To select the bagging mode, the operator presses the "BAG" key (step 170). The operator must then enter a "batch stop" count via the numeric key pad on the display 152 (step 172). For example, in the denomination select and mode set-up screen shown in FIG. 14, the operator has selected the bagging mode and set the machine to stop after counting a batch of 1000 coins. Leaving the "batch stop" count blank in the bagging mode causes the controller 128 to generate an alarm message on the display 152 stating that a batch stop is required.

After selecting either the wrapping or bagging mode, the operator presses the "SET-UP" key displayed on the denomination select and mode set-up screen (step 174). In response to pressing the "SET-UP" key, the controller 128 configures the machine for the selected denomination and mode (step 176) and the display 152 shows that the machine is setting itself up (step 178). If, for example, the operator has selected the wrapping mode, the display 152 indicates that the machine is "Setting Up" and requests the operator to "Load Coin and Paper" (see FIG. 11). Similarly, if the operator has selected the bagging mode, the display 152 indicates that the machine is "Setting Up" and requests the operator to "Load Coin and Attach Bag" (see FIG. 14).

After the controller 128 completes the set-up of the machine, the controller 128 displays an operational screen on the display 152 (step 180). In the wrapping mode the operational screen appears substantially as depicted in FIG. 12, and in the bagging mode the operational screen appears substantially as depicted in FIG. 15. During or after the controller 128 completes the set-up of the machine, the operator loads coin and paper for the wrapping mode or loads coin and attaches a bag for the bagging mode (step 182). Next, the operator presses the "START" key to commence wrapping or bagging (steps 184 and 186), and the operational screen displays that the machine is wrapping (FIG. 12) or bagging (FIG. 15).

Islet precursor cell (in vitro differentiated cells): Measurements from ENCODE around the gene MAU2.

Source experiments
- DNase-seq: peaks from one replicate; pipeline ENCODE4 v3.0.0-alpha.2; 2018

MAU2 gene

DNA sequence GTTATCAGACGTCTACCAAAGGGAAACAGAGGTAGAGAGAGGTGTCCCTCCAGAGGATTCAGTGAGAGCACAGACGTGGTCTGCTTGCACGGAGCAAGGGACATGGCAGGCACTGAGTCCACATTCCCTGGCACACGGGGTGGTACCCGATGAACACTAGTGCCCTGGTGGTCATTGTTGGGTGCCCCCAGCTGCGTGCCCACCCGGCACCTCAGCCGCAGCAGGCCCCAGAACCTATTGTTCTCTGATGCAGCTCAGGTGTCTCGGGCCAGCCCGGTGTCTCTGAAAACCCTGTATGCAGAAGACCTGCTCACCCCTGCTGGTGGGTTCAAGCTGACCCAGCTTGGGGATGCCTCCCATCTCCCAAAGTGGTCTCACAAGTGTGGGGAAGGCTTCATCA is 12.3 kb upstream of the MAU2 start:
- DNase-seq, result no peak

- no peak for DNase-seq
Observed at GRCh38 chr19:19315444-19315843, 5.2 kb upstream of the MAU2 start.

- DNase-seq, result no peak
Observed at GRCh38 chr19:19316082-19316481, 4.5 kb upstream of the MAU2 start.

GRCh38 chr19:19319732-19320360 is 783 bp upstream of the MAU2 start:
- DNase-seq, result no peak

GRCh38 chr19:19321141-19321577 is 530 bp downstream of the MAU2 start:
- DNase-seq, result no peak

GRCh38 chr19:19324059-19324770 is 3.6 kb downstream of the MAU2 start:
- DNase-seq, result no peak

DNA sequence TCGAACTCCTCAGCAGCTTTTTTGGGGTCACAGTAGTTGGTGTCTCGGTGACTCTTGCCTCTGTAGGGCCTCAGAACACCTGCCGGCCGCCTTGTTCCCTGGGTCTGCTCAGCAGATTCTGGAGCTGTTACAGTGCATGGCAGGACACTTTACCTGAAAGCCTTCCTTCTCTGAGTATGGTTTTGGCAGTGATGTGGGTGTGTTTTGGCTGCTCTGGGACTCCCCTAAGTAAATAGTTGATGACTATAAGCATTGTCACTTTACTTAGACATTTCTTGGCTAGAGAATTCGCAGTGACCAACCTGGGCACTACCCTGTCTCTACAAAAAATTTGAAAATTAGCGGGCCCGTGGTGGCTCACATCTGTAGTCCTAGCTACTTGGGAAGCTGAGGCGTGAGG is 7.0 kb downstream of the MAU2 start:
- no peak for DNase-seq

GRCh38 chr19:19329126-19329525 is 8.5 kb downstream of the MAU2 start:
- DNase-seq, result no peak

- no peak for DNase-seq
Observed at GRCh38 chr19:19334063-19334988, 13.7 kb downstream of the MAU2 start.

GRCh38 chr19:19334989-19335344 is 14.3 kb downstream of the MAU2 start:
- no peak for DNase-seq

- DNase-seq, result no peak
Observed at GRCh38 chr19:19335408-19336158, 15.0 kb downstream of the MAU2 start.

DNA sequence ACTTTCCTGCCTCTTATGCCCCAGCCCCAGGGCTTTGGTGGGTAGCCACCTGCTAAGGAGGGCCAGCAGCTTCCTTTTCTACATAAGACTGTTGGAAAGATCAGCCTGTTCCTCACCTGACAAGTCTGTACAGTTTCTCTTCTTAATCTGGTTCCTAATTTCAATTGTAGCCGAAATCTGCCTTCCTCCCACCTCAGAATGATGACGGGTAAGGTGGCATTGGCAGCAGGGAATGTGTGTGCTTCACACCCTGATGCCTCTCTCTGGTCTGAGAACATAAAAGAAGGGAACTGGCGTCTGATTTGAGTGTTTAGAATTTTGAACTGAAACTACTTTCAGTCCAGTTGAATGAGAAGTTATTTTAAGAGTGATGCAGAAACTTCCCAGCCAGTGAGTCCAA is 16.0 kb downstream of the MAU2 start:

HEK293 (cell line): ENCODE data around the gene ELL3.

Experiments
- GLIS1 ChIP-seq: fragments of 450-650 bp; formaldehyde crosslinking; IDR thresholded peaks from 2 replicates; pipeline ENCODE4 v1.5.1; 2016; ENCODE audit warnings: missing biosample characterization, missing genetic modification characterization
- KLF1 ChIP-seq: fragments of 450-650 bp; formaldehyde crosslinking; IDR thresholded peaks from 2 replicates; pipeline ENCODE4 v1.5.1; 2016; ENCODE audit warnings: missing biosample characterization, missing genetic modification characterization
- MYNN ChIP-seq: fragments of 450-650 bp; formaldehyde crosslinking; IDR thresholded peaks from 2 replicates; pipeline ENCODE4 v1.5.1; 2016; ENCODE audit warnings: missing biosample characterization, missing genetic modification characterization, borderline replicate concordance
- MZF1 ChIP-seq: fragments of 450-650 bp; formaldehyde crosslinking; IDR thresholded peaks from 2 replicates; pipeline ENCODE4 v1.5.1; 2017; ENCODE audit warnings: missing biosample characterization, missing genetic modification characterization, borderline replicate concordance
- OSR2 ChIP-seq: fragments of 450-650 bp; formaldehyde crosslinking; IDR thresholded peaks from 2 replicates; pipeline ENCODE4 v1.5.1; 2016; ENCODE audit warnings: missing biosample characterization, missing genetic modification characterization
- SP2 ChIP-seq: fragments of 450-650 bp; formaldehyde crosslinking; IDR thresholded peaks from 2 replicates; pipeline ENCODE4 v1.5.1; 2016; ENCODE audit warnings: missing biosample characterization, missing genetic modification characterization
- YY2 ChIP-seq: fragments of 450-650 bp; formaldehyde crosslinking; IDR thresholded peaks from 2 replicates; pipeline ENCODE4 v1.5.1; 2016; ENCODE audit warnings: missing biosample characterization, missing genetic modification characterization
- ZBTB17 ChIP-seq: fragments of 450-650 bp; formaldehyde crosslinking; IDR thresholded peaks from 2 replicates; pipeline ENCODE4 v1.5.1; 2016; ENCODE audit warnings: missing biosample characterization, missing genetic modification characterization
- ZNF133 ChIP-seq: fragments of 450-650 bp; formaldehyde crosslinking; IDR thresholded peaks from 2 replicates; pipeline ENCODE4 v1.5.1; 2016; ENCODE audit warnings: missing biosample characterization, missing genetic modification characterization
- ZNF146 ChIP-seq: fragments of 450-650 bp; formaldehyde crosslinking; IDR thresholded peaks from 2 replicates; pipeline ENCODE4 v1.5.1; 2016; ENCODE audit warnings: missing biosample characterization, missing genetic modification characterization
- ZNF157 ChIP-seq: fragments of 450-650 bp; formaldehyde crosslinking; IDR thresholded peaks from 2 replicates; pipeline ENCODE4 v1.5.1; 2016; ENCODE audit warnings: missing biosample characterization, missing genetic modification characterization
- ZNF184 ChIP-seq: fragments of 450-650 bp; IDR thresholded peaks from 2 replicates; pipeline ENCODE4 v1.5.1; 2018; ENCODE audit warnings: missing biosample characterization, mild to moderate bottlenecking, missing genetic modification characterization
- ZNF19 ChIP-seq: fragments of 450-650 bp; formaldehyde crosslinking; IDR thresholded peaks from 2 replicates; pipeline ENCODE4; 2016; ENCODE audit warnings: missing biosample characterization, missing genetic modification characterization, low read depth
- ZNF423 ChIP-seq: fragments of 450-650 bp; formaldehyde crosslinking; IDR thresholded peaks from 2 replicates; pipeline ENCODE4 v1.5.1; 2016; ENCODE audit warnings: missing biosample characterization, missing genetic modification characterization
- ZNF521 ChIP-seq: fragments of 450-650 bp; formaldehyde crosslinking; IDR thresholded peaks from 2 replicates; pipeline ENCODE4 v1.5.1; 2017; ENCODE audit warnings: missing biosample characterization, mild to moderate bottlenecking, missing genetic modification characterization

The machine continues wrapping or bagging until one of the following four events takes place. First, the machine stops wrapping or bagging in response to the operator pressing the "STOP" key (steps 188 and 190). FIG. 13 illustrates the operational screen after the machine has been stopped. Second, if the operator previously entered a "roll batch stop" count in conjunction with the wrapping mode, the machine stops at this preset "roll batch stop" count (step 192). Third, in the bagging mode the machine stops at the preset "batch stop count" (step 194). The operator must then remove the bag filled with the batch and attach a new bag to the machine (step 196). Fourth, in response to an operational error (step 198), the machine stops operation with a message indicating the type and location of the fault (step 200). FIG. 16, for example, describes the occurrence of a coin jam in the coin stacker of the machine. The operator then corrects the fault and presses the "RESET" key to clear the fault (steps 202 and 204). To resume operation following any of the foregoing types of stoppages, the operator presses the "START" key (step 206).

While the coin wrapping mechanism is in the basic operating mode, the operator can clear coins from the stacker and clear coin counts. Referring to FIG. 17, to clear coins from the stacker, the operator first stops the operation of the machine by pressing the "STOP" key on the operational screen (steps 210 and 212). FIG. 18 illustrates the operational screen after the operator has pressed the "STOP" key. Next, the operator presses the "CLEAR" key (step 214). In response to pressing the "CLEAR" key, the machine clears coins from its coin stacker and wrapping sections (step 216). As depicted in FIG. 19, the display 152 indicates that loose coins are being cleared from the machine.